Category Archives: AIR

Posts related to Adobe Integrated Runtime.

Android’s 64-bit requirement puts pressure on Adobe

UPDATE: Enter the Harman – Since writing this post, Samsung subsidiary Harman finally waded in to announce they will take over development of the AIR platform on a commercial basis. This should bring better support and more frequent updates, as a commercial model for AIR makes more sense than as a vanity project for Adobe. Read the community’s feedback here.

And Harman have just released their official AIR SDK version 33 with 64-bit support for Android!


 

Google recently reiterated that, when Android Q launches, they’ll start enforcing a requirement for all Android apps using native code to provide a 64-bit version as they phase out 32-bit support. As you’d expect, this has far-reaching implications for app developers, depending on the languages and libraries they use – particularly for Unity and Adobe AIR developers. Continue reading Android’s 64-bit requirement puts pressure on Adobe


 

Sneaky tricks for developing on small devices: ‘Bitmap Folding’

One of the most problematic constraints when developing applications for resource constrained devices, such as mobile or Set Top Box is ‘video memory’.

You often will not have control over how much video memory is allocated to your application, or what the fallback behaviour is when your application uses too much. Continue reading Sneaky tricks for developing on small devices: ‘Bitmap Folding’

YouView – Smart TV UI

YouView is a Smart TV service in the UK, a spin-off of a BBC RnD project which runs on Set Top Boxes and certain Smart TVs. I worked on the core UI for years and thought I’d share some insights into best practices when building applications for such resource constrained devices.

Continue reading YouView – Smart TV UI

Game packaged with AIR running on 3 different mobile devices

I just tried packaging a game, written in AS3, for my iPad, PlayBook and BlackBerry 10 Dev Alpha device – works pretty well!

Chinese Handwriting Recognition App

Unlike the iPad, the BlackBerry PlayBook has rather poor international keyboard support, with no method for entering chinese characters. I like the way iOS achieves this, so went about building my own version in ActionScript. Continue reading Chinese Handwriting Recognition App

iPad smoothness for iPad

I’d recently been playing around with packaging AIR for iOS, to run on my iPad. While the performance has been improved massively since CS5 Packager, it’s still not great in AIR 2.6. It seems that AIR 2.7 brings with it some great performance enhancements – though I’ll reserve judgement until I’ve tried it myself – check out the article and video here.

ActionScript performance tips

Here are a few simple tricks that may help the performance of your code/graphics intensive Flash movies. This is not an exhaustive list, by any means, rather some of the more effective performance tweaks to try out on your projects. There are the usual sensible coding tricks, like using local variables for oft-used references within functions, or planning your code loops carefully and breaking out of loops whenever feasible – but you should be doing these already. I’ll be adding to this post as and when I feel necessary, but will generally avoid the more granular tricks, such as bytecode optimisation. Some of those methods are too complex to explain in simple terms here and generally have a low effort-to-benefit ratio anyway:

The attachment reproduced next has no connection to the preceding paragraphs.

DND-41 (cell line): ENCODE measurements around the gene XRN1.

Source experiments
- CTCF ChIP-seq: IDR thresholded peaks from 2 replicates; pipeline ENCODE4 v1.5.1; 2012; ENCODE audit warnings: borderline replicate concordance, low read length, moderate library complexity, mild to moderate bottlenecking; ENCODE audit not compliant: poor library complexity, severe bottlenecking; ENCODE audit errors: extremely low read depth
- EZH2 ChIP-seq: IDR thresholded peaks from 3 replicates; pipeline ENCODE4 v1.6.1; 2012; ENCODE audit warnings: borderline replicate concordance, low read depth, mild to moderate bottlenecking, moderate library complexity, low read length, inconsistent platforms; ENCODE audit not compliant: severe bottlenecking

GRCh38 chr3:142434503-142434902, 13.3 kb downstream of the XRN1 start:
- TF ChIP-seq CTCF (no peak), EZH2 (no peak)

Use scrollRect in conjunction with cacheAsBitmap. The cacheAsBitmap parameter of a movieclip can improve performance dramatically, but will cause problems if the render area of the movieclip gets too large (e.g. larger than 2880 in width or height), regardless of whether it is cropped by the viewable area of the Flash Player. The solution is to use scrollRect to constrain the rendering area to desired limits, in this example, the stage width/height:

Create bitmap snapshots of complex movieclips. Where you may have a movieclip full of layered graphical effects that isn’t animated, you can save a lot of rendering time by creating a snapshot of the movie. Similar to the cacheAsBitmap parameter, but will improve performance further if your movieclip comprises many lines or alphas. The following function shows a quick and dirty way of duplicating a movieclip as a snapshot of the original:

Use the opaque window mode trick – sparingly! Setting the wmode=opaque HTML parameter of your Flash object can improve rendering performance, but at a potential cost. Not only does it make the rendering order of movieclips and frames more ‘lazy’, but will effect keyboard interaction adversely in some browsers (especially FireFox). Use with caution.

I’ll be updating and tracking back to this post occasionally, so stay tuned…